It happens to the best of us, you reach into the bag of onions and you find greens. Sometimes you can still use these onions but other times, well, they’re gross. Instead of tossing them in the garbage or compost heap, watch my video on how to plant them so you get more onions!
Every year I have a bumper crop of chives, regardless of the weather. I’ve started using the blossoms as I can’t possibly eat all the chives themselves, especially if I let them spread their seeds everywhere. My favorite way of using the flowers is making flavored vinegar.
Here’s a quick video we made:
Simply fill a mason jar with the fresh beautiful flowers and top off the jar with white vinegar. (If you want to get fancy, white wine vinegar is amazing in this.) Let the jar sit in a dark place for a couple weeks. When the vinegar is a pretty pink color, it is ready to use. Strain out the blossoms and use the vinegar on everything! Its got an awesome light onion flavor, it tastes so good on salads, raw veggies or anything potato.
Let me know if you try it!
Jars (https://amzn.to/2UrfDTh )
Chive seeds ( https://amzn.to/2yWd3hq )
We got a good amount in a short amount of time. The trees are almost always full of fruit because people try one, thinking they’re regular cherries and don’t like them due to the sourness.
I had enough to make jam so I tried a new recipe. It didn’t set for me but next time I’ll either add pectin or boil longer. It’s still delicious and is being used in drinks and on ice cream.
I took 12 cups of pitted sour cherries and 5 cups of white sugar. Bring to a boil and left it boiling heavily for about an hour while my jars (8 250 ml jars) were in a hot water bath.
I was impatient I guess and just canned it at that point. I left 1″ headspace in my jars and then boiled the jars for 10 minutes. They then sat on the counter for 24 hours while they sealed and cooled.
If you didn’t want to go this route, sour cherries are also good dehydrated with a bit of sugar, or frozen and added to baked goods.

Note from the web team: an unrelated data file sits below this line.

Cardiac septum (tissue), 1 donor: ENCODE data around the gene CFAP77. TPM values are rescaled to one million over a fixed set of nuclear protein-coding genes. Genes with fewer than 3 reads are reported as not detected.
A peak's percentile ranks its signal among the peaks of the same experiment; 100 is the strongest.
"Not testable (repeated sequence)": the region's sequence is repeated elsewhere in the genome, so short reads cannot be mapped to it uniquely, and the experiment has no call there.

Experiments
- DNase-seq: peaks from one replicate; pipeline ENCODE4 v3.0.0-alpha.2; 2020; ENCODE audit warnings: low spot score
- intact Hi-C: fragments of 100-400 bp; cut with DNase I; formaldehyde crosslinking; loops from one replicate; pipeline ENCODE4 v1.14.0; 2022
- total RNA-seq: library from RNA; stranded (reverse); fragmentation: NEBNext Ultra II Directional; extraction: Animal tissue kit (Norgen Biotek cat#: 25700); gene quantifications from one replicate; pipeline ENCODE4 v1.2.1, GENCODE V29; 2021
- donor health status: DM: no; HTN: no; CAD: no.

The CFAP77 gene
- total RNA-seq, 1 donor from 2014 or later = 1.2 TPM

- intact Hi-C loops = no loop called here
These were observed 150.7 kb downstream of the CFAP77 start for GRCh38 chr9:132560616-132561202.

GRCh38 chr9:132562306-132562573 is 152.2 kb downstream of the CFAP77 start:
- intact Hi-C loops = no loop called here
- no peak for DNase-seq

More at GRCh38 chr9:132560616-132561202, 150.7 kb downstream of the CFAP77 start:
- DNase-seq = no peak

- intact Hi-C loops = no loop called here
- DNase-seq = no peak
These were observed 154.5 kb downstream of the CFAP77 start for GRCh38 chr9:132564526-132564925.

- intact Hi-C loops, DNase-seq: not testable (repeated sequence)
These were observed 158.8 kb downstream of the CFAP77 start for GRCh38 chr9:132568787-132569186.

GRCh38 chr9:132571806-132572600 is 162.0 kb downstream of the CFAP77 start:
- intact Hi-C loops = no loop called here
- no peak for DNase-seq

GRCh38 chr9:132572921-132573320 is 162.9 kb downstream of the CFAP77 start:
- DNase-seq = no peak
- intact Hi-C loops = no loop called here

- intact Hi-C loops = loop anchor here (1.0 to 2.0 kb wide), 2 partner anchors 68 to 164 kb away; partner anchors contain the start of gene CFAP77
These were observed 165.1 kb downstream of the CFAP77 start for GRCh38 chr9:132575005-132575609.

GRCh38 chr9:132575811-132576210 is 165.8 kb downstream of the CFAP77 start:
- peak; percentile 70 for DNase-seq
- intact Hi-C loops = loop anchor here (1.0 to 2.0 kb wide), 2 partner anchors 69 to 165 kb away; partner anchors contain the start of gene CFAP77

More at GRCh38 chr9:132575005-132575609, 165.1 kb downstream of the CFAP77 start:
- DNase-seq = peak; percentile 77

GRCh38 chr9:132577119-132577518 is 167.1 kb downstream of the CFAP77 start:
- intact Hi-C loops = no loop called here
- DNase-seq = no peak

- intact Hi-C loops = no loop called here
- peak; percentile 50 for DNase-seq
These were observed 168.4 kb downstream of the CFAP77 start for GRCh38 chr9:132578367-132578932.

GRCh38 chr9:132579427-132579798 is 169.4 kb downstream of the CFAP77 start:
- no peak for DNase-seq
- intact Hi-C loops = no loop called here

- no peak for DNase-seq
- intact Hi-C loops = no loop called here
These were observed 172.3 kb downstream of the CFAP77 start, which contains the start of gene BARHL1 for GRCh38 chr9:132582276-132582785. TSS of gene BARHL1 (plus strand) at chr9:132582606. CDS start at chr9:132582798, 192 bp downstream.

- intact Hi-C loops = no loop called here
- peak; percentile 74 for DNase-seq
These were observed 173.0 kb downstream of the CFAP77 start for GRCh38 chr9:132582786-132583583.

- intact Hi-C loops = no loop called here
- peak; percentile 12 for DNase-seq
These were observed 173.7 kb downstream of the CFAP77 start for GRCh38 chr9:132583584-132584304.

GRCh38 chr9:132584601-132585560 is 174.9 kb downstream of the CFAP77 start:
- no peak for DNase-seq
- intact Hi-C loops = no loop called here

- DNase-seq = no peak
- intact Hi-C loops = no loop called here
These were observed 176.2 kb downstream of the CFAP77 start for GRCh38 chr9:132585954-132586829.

Prepping isn’t just about gear, food, water or ammo. It’s not even about knowledge (which of course is vital). You have to be mentally prepared. A lot of people think they are. I’m not so sure of that though.
In New York after Sandy, people were eating out of dumpsters. Gross? Get used to the idea. Even if you’re prepped with years and years of food, it could still happen that you might need to eat garbage. If you accept that possibility now, it won’t be so hard when it comes down to it.
What about self-defense? Most preppers have guns or other various weapons that they would use for self-defense. But most people have never killed someone. It’s a lot more than point a gun and shoot. Could you look someone in the eye and kill them? Can you handle the after effects? Even if you kill in self-defense, there is that lingering guilt. PTSD is not just a soldiers disease and it is not just from being in danger. Taking another human’s life is a big deal and takes a long time to get over. If it comes down to it, you need to be prepared to make that decision and defend yourself and your family. (A good book about this is On Killing, recommended to me by a veteran.)
Sooner or later, you may have to come to terms with the fact that even though you’ve spent hundreds of dollars and thousands of hours prepping, stocking, reading etc, it may not be there when you need it. Sh-t happens. You may have to unexpectedly bug out, leaving your stuff behind, someone may steal it, it may run out. Be sure to have more than one or two plans. You should have plans A through Z.
Bad people will be out there when the SHTF. Good people will turn desperate and do bad things. You need to be able to deal with them and avoid them when you can. Are you ready to loot a store to feed your family? Would you steal for them? Would you kill the guy down the street whose basement is full of MREs? These are things we need to consider. The ugly side of prepping.